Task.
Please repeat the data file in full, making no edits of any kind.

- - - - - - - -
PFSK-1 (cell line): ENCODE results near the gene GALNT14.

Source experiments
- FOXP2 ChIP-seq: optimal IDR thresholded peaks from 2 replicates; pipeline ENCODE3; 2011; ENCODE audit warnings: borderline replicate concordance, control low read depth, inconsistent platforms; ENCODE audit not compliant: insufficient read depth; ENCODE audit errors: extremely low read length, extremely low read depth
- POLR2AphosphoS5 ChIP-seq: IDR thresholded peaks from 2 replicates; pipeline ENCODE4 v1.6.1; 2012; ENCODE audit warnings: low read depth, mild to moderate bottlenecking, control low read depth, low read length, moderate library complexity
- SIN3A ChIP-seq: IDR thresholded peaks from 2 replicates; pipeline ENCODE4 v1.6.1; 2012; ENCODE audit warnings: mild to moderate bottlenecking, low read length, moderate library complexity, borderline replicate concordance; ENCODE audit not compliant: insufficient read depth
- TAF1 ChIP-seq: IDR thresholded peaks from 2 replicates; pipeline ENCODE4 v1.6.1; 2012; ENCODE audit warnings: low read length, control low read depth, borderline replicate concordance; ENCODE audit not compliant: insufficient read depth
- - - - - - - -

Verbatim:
PFSK-1 (cell line): ENCODE results near the gene GALNT14.

Source experiments
- FOXP2 ChIP-seq: optimal IDR thresholded peaks from 2 replicates; pipeline ENCODE3; 2011; ENCODE audit warnings: borderline replicate concordance, control low read depth, inconsistent platforms; ENCODE audit not compliant: insufficient read depth; ENCODE audit errors: extremely low read length, extremely low read depth
- POLR2AphosphoS5 ChIP-seq: IDR thresholded peaks from 2 replicates; pipeline ENCODE4 v1.6.1; 2012; ENCODE audit warnings: low read depth, mild to moderate bottlenecking, control low read depth, low read length, moderate library complexity
- SIN3A ChIP-seq: IDR thresholded peaks from 2 replicates; pipeline ENCODE4 v1.6.1; 2012; ENCODE audit warnings: mild to moderate bottlenecking, low read length, moderate library complexity, borderline replicate concordance; ENCODE audit not compliant: insufficient read depth
- TAF1 ChIP-seq: IDR thresholded peaks from 2 replicates; pipeline ENCODE4 v1.6.1; 2012; ENCODE audit warnings: low read length, control low read depth, borderline replicate concordance; ENCODE audit not compliant: insufficient read depth